In Save Civita Because Sudberry Won’t v. City of San Diego (2021) 72 Cal.App.5th 957, a partially published opinion, the Fourth District Court of Appeal held that the City of San Diego did not violate CEQA by failing to summarize revisions made in its recirculated draft EIR, and that the City’s certification of the Final EIR and approval of the project were quasi-legislative acts not subject to procedural due process requirements.
In 2008, as part of an alternative to a proposed mixed-use development project, the City of San Diego proposed a four-lane major roadway in Mission Valley that would directly connect the development to local roadways. This connector roadway required an amendment to the Serra Mesa Community Plan (SMCP) and the City’s General Plan.
In April 2016, the City issued examined this connector roadway as its own project and prepared a programmatic draft EIR (PDEIR) for the SMCP and General Plan amendments. In March 2017, when roadway construction became foreseeable and upon a large volume of public comment, the City issued a revised and recirculated draft EIR (RE-DEIR) that looked at both the programmatic portion of the project, the adoption of amendments, as well as the actual construction of the roadway. In August 2017, the City issued the Final EIR for the project. Also in August 2017, the Planning Commission voted unanimously, with one member recusing, to recommend approval of the project and certification of the FEIR, with the City Council’s Smart Growth & Land Use Committee voting the same a month later. The City Council certified the Final EIR and approved the project in October 2017.
Save Civita Because Sudberry Won’t (Save Civita) filed a petition for writ of mandate and complaint for declaratory and injunctive relief challenging the City’s certification of the Final EIR and approval of the project on several grounds, namely here that it violated the requirement in CEQA Guidelines section 15088.5, subdivision (g) that a recirculated EIR summarize the revisions made to the prior EIR, and also that it violated procedural due process rights. The trial court denied the petition and complaint. Save Civita appealed.
The Court of Appeal’s Decision
Save Civita argued that the City violated CEQA Guidelines section 15088.5, subdivision (g), because it failed to summarize the changes in the RE-DEIR from the PDEIR, thereby forcing readers to “‘leaf through thousands of pages,’” and cause them “‘to have the mistaken belief’” that the two EIRs address the same project. The Court of Appeal disagreed, holding that statements in the RE-DEIR adequately summarized the changes to the PDEIR, and that these summary provisions informed the public that the revisions to the PDEIR were extensive and the PDEIR had been effectively “replaced” by the RE-DEIR. To make its determination, the court also looked to section 15088.5, subdivision (f), which requires that an agency inform the public that, when an EIR is so substantially revised that the document is recirculated, then comments on the prior EIR will not receive a response. The City fulfilled this criteria.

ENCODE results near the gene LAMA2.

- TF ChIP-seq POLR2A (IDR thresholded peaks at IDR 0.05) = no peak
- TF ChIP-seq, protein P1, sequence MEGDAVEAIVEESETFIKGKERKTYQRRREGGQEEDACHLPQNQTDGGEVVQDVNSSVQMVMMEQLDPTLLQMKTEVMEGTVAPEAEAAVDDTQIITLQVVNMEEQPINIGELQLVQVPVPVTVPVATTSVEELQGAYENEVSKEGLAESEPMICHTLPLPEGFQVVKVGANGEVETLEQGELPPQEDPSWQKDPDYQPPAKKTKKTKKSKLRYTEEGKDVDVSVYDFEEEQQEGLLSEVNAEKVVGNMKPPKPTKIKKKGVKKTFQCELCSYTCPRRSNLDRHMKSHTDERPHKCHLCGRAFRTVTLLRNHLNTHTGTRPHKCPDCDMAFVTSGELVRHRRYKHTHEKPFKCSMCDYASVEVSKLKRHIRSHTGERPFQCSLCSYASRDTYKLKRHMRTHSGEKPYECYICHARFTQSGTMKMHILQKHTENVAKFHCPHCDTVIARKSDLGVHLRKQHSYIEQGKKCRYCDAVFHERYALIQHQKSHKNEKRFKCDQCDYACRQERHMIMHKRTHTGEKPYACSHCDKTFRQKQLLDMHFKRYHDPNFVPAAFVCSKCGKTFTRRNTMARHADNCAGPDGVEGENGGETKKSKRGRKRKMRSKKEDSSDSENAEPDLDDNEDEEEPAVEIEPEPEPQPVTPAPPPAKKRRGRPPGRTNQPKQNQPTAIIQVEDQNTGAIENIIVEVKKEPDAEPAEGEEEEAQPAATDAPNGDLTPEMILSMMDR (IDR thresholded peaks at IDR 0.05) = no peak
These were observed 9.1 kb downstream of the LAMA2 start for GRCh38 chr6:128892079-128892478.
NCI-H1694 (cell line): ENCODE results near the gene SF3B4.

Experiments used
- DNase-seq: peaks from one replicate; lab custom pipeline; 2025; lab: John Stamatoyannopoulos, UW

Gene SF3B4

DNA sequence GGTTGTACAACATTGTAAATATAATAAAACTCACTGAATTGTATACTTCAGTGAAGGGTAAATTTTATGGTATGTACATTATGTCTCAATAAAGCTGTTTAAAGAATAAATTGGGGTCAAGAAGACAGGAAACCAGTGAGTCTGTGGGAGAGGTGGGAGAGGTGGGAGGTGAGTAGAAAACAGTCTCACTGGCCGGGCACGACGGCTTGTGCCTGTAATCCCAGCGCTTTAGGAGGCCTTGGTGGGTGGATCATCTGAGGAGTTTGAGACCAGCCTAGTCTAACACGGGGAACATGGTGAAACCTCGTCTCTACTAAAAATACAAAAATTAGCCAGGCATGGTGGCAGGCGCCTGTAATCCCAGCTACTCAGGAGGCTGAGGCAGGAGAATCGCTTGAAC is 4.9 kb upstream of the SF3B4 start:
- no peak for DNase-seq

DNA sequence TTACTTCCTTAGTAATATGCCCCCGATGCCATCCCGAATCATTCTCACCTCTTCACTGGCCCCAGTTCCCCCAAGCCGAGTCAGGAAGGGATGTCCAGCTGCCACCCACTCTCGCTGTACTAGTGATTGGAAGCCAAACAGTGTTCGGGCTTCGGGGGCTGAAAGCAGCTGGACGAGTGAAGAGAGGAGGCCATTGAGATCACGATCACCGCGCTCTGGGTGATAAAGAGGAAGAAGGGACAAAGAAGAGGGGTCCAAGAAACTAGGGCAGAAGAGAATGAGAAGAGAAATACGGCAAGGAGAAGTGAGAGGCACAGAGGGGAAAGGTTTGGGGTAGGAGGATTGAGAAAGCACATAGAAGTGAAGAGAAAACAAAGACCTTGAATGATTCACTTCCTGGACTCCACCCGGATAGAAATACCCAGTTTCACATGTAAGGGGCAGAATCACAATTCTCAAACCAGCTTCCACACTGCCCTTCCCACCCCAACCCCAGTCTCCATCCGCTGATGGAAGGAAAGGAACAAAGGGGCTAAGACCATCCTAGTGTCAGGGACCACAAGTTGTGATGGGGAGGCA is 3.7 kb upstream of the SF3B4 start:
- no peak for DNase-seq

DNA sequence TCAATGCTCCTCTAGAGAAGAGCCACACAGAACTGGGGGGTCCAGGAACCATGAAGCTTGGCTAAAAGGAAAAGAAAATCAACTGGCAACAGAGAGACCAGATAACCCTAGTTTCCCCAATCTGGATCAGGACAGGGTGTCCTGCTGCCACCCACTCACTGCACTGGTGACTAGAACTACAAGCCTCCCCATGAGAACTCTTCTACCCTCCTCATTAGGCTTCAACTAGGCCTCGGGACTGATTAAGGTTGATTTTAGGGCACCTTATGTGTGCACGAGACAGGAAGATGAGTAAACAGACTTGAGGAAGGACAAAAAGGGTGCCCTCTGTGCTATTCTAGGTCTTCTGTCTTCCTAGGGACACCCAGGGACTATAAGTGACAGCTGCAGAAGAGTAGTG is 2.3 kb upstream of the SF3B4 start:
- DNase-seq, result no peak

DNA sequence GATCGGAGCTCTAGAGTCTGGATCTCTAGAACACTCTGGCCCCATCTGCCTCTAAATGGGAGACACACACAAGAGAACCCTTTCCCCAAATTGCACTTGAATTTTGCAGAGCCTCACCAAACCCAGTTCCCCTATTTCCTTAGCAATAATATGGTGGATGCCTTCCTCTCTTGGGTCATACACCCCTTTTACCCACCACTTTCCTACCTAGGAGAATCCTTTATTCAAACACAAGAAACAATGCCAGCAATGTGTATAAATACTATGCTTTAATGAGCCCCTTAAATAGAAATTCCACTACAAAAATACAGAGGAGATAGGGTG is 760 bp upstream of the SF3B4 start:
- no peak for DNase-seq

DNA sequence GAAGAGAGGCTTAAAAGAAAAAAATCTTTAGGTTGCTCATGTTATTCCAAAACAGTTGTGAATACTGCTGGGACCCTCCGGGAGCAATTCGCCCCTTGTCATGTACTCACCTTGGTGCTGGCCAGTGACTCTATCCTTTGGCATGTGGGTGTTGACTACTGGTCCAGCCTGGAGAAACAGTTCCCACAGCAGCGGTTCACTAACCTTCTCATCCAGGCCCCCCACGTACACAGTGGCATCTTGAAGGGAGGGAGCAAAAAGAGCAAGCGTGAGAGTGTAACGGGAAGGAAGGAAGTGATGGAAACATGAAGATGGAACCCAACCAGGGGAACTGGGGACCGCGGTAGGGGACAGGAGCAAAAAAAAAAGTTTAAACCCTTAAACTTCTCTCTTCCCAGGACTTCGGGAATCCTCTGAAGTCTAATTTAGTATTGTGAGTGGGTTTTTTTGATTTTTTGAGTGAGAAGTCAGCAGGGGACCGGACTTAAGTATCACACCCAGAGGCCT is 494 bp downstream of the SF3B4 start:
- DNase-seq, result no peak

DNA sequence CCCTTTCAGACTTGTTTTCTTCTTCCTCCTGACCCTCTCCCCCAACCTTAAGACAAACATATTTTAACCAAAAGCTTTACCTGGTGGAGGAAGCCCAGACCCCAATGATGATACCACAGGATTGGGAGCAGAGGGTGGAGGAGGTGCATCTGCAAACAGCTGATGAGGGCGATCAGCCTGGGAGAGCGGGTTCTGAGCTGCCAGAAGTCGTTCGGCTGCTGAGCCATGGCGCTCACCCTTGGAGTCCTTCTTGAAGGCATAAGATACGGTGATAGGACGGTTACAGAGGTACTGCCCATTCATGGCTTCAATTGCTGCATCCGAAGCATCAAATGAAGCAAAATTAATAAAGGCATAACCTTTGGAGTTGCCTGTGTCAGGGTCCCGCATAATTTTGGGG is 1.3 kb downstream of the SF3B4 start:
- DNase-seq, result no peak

Furthermore, the court concluded that even if the City had failed to comply with the summation requirements of section 15088.5, any such failure was not prejudicial because it did not deprive the public of a meaningful opportunity to discuss and critique the project. Specifically, the court noted that the administrative record contained “ample and vigorous” public discussion of the RE-DEIR, proof that there were not fatal obstacles to public discourse created by any absence of a revision summary.
Save Civita also argued that the City’s certification of the Final EIR and project approval violated the public’s procedural right to due process and a fair hearing because a member of the City Council, who voted to approve the project was, according to Save Civita, “‘a cheerleader for the Project’” who had predetermined his vote. The court foreclosed this claim by explaining that procedural due process requirements are applicable only to quasi-adjudicatory hearings. Here, the City’s actions were quasi-legislative because they involved the adoption of generally applicable rules on the basis of broad public policy. The project approved by the City and analyzed in its EIR—construction of the roadway and amendment of planning documents—were, as the court determined, matters of public policy that required it to assess a broad spectrum of community costs and benefits. Therefore, procedural due process did not apply.
– Veronika S. Morrison